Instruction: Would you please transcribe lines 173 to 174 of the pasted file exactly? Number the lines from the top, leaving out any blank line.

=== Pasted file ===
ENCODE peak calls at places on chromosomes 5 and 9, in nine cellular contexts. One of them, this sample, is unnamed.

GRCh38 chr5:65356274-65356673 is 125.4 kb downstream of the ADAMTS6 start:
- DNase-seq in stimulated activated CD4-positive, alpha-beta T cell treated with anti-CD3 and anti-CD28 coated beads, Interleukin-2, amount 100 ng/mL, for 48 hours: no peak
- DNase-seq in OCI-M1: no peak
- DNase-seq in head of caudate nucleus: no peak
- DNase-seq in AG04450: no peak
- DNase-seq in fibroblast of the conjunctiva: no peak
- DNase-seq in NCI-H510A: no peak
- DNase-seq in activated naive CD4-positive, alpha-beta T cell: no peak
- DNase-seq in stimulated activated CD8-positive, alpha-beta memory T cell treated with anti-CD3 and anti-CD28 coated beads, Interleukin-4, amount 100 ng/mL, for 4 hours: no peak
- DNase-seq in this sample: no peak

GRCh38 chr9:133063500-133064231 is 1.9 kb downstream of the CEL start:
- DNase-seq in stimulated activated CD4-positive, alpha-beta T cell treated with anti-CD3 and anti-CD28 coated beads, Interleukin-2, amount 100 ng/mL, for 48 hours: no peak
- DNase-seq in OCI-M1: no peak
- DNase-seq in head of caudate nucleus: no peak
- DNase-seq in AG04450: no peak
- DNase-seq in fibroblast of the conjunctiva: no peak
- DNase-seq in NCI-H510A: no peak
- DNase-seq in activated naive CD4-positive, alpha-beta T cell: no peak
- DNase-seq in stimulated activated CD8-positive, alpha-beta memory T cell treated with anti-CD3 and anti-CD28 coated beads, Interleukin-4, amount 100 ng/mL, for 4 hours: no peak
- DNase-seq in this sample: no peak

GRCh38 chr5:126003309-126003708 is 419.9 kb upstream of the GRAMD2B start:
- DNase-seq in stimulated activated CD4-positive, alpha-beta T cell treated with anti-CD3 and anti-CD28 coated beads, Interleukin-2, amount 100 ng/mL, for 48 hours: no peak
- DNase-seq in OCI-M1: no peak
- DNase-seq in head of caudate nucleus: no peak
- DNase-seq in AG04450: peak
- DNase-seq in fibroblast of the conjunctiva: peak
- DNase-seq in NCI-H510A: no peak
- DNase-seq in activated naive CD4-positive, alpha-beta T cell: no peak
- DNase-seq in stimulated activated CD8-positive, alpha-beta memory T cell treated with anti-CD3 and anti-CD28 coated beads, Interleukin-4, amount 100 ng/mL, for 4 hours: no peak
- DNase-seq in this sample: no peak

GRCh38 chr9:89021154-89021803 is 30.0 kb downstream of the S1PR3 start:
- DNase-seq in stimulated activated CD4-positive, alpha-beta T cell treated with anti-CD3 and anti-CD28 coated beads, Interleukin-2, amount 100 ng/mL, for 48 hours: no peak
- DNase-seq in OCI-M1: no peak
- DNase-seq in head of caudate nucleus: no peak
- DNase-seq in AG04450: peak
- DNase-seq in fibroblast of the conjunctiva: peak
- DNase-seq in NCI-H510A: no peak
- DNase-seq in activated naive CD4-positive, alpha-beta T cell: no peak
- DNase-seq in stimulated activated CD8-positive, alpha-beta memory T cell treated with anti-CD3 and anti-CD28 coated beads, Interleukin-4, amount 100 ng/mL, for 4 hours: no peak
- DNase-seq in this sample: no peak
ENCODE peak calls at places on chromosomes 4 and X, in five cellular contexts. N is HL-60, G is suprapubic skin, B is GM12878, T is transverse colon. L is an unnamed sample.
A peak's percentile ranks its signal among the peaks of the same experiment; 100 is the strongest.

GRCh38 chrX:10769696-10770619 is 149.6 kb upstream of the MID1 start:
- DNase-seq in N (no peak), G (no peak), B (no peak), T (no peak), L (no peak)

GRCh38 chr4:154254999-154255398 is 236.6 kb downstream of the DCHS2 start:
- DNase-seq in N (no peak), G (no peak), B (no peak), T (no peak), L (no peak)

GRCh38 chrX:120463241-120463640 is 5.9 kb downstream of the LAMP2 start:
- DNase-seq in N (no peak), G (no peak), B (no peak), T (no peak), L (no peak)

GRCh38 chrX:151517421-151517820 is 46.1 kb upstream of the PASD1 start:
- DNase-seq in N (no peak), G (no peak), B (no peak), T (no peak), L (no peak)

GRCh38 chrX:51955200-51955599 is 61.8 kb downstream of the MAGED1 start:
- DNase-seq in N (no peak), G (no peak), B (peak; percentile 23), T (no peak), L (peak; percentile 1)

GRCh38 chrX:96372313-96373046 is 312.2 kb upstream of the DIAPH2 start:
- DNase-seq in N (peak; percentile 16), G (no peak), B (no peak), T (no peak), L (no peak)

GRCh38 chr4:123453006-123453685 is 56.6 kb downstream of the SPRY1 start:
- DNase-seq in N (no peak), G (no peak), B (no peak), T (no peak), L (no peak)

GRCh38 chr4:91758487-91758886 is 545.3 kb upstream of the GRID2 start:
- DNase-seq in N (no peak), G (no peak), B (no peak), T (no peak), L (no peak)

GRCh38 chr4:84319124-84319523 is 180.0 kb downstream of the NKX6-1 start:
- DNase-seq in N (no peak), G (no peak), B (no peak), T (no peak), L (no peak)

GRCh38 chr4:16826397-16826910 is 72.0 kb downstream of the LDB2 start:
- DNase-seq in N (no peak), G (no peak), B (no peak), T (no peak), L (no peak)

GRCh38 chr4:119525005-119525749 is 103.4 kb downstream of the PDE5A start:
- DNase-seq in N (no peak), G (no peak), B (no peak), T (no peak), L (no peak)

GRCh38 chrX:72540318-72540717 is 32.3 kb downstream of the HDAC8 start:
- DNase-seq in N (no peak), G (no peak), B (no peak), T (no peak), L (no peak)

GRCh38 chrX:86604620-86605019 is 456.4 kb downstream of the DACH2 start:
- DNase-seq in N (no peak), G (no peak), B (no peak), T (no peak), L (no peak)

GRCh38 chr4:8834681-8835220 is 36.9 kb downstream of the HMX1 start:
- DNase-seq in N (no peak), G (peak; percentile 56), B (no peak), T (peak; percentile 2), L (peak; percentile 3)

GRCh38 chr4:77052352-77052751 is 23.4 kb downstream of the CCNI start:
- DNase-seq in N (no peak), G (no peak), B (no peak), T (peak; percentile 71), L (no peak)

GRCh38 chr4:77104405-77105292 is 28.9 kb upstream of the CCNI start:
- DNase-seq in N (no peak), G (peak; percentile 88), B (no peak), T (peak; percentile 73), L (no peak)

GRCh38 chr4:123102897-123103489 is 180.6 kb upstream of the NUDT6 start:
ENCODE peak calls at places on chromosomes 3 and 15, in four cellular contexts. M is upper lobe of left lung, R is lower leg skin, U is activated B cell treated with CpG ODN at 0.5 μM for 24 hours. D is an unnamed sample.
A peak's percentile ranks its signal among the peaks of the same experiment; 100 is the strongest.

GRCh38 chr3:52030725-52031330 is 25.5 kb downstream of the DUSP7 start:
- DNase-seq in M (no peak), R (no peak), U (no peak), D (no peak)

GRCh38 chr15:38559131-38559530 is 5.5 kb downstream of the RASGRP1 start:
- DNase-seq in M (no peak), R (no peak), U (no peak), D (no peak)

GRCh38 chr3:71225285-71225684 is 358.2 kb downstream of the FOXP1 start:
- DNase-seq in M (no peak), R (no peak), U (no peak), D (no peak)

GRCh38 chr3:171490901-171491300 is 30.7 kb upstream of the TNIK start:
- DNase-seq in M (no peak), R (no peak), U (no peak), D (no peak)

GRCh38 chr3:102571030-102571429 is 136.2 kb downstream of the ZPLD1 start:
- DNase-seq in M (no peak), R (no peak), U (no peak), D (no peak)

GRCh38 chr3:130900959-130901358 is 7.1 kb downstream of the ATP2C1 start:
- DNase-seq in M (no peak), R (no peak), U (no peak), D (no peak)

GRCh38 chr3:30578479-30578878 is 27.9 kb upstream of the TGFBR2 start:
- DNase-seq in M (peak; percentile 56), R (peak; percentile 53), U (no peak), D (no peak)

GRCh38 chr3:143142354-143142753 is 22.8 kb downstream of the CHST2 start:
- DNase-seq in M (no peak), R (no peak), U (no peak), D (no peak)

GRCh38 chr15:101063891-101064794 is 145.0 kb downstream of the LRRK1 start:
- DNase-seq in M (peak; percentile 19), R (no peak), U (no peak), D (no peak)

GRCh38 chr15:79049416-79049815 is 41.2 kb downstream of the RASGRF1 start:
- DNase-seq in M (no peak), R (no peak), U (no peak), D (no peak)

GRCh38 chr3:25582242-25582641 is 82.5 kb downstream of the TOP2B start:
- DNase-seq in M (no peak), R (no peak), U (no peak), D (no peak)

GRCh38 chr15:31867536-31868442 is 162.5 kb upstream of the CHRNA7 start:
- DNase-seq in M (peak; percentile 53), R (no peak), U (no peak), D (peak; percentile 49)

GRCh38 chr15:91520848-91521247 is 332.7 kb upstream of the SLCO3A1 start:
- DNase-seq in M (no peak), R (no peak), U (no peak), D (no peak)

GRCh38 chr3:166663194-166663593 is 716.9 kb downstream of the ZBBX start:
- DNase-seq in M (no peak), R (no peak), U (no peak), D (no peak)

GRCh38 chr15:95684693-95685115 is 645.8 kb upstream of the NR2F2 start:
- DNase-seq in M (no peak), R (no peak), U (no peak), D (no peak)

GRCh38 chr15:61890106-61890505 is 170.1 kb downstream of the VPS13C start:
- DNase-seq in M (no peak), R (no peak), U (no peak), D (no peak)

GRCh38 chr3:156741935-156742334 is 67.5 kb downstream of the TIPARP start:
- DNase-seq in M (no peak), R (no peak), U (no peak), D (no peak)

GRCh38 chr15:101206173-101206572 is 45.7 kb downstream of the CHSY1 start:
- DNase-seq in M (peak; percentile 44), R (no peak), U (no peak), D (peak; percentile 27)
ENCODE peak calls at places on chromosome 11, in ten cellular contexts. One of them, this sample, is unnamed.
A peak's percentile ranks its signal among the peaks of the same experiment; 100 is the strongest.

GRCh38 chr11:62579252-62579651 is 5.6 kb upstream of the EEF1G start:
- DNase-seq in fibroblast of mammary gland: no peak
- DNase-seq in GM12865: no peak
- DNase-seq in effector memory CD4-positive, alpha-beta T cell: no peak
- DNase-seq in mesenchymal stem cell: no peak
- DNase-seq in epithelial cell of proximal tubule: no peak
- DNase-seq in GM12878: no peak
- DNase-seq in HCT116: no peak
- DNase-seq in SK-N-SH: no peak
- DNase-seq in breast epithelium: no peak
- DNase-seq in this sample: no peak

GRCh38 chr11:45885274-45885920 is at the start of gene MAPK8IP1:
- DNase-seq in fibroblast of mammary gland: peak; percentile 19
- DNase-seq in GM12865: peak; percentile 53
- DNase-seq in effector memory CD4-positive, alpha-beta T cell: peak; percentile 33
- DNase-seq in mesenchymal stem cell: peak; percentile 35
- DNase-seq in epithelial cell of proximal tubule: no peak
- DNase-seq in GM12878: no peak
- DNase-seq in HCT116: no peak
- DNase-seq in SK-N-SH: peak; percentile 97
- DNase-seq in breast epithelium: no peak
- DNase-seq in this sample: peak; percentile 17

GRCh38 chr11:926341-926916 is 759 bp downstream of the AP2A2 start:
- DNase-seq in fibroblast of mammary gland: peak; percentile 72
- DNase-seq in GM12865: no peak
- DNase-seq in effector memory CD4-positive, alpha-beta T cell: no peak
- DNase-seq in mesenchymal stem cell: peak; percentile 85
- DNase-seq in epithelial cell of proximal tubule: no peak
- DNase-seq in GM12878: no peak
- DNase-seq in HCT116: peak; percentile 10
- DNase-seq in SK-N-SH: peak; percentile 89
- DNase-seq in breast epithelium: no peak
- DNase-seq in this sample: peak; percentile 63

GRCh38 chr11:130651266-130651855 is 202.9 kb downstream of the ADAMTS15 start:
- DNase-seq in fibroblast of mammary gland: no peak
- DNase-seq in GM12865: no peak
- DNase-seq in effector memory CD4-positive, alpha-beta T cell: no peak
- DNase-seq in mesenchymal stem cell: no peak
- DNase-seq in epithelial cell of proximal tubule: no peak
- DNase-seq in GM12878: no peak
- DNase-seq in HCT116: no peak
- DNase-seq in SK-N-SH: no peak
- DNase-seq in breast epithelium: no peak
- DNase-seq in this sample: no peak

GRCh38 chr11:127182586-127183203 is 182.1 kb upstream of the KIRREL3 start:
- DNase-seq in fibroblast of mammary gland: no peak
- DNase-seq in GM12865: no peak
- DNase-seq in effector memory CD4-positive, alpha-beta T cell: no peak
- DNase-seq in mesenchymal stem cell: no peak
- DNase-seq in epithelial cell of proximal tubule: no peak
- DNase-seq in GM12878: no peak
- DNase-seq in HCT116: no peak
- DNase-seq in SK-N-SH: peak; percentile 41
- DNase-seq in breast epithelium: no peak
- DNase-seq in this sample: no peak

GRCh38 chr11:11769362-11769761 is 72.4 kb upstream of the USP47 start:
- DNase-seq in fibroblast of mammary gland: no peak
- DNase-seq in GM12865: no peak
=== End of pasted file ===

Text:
- DNase-seq in fibroblast of mammary gland: no peak
- DNase-seq in GM12865: no peak